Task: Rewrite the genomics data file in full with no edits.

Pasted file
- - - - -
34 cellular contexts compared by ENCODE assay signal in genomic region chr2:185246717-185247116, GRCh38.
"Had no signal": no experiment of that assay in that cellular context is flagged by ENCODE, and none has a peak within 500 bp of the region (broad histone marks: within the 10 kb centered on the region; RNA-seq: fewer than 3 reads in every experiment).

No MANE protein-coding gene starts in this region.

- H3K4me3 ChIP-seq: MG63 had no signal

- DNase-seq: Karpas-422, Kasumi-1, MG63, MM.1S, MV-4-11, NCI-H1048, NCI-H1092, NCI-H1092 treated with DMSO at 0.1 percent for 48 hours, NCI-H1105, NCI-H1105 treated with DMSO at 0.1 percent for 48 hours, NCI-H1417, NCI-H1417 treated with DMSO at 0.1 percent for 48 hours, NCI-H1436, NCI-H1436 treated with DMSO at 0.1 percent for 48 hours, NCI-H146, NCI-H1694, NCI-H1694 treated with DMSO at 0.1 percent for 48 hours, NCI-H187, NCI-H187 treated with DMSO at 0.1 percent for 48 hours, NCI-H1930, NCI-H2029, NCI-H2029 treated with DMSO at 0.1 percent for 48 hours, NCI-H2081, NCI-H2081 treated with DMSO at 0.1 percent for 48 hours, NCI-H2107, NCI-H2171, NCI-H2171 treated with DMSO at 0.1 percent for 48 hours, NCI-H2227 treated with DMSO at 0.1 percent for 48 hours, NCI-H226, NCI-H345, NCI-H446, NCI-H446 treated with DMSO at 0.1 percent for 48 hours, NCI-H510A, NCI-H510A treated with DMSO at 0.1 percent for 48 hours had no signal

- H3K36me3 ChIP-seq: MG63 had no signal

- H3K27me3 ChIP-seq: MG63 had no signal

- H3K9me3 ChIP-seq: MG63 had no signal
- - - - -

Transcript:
34 cellular contexts compared by ENCODE assay signal in genomic region chr2:185246717-185247116, GRCh38.
"Had no signal": no experiment of that assay in that cellular context is flagged by ENCODE, and none has a peak within 500 bp of the region (broad histone marks: within the 10 kb centered on the region; RNA-seq: fewer than 3 reads in every experiment).

No MANE protein-coding gene starts in this region.

- H3K4me3 ChIP-seq: MG63 had no signal

- DNase-seq: Karpas-422, Kasumi-1, MG63, MM.1S, MV-4-11, NCI-H1048, NCI-H1092, NCI-H1092 treated with DMSO at 0.1 percent for 48 hours, NCI-H1105, NCI-H1105 treated with DMSO at 0.1 percent for 48 hours, NCI-H1417, NCI-H1417 treated with DMSO at 0.1 percent for 48 hours, NCI-H1436, NCI-H1436 treated with DMSO at 0.1 percent for 48 hours, NCI-H146, NCI-H1694, NCI-H1694 treated with DMSO at 0.1 percent for 48 hours, NCI-H187, NCI-H187 treated with DMSO at 0.1 percent for 48 hours, NCI-H1930, NCI-H2029, NCI-H2029 treated with DMSO at 0.1 percent for 48 hours, NCI-H2081, NCI-H2081 treated with DMSO at 0.1 percent for 48 hours, NCI-H2107, NCI-H2171, NCI-H2171 treated with DMSO at 0.1 percent for 48 hours, NCI-H2227 treated with DMSO at 0.1 percent for 48 hours, NCI-H226, NCI-H345, NCI-H446, NCI-H446 treated with DMSO at 0.1 percent for 48 hours, NCI-H510A, NCI-H510A treated with DMSO at 0.1 percent for 48 hours had no signal

- H3K36me3 ChIP-seq: MG63 had no signal

- H3K27me3 ChIP-seq: MG63 had no signal

- H3K9me3 ChIP-seq: MG63 had no signal